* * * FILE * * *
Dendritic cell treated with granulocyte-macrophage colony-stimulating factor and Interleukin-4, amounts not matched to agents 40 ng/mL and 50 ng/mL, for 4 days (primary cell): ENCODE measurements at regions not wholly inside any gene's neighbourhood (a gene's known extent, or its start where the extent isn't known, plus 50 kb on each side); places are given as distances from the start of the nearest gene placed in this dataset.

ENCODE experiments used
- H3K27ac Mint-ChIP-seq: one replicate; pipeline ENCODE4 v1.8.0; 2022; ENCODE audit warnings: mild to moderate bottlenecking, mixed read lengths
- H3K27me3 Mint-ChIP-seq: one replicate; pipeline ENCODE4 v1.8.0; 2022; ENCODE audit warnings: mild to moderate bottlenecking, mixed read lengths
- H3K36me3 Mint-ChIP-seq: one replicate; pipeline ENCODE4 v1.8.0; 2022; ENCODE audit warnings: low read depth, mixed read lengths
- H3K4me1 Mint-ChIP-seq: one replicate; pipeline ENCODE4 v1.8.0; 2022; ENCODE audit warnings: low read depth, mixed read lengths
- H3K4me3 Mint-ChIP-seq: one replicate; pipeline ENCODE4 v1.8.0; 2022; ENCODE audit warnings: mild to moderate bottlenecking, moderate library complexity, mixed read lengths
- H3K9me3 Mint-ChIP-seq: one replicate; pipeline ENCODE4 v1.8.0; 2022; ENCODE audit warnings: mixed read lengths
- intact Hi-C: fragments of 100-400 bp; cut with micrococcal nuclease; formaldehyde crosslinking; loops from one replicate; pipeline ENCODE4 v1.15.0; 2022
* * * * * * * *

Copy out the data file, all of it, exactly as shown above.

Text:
Dendritic cell treated with granulocyte-macrophage colony-stimulating factor and Interleukin-4, amounts not matched to agents 40 ng/mL and 50 ng/mL, for 4 days (primary cell): ENCODE measurements at regions not wholly inside any gene's neighbourhood (a gene's known extent, or its start where the extent isn't known, plus 50 kb on each side); places are given as distances from the start of the nearest gene placed in this dataset.

ENCODE experiments used
- H3K27ac Mint-ChIP-seq: one replicate; pipeline ENCODE4 v1.8.0; 2022; ENCODE audit warnings: mild to moderate bottlenecking, mixed read lengths
- H3K27me3 Mint-ChIP-seq: one replicate; pipeline ENCODE4 v1.8.0; 2022; ENCODE audit warnings: mild to moderate bottlenecking, mixed read lengths
- H3K36me3 Mint-ChIP-seq: one replicate; pipeline ENCODE4 v1.8.0; 2022; ENCODE audit warnings: low read depth, mixed read lengths
- H3K4me1 Mint-ChIP-seq: one replicate; pipeline ENCODE4 v1.8.0; 2022; ENCODE audit warnings: low read depth, mixed read lengths
- H3K4me3 Mint-ChIP-seq: one replicate; pipeline ENCODE4 v1.8.0; 2022; ENCODE audit warnings: mild to moderate bottlenecking, moderate library complexity, mixed read lengths
- H3K9me3 Mint-ChIP-seq: one replicate; pipeline ENCODE4 v1.8.0; 2022; ENCODE audit warnings: mixed read lengths
- intact Hi-C: fragments of 100-400 bp; cut with micrococcal nuclease; formaldehyde crosslinking; loops from one replicate; pipeline ENCODE4 v1.15.0; 2022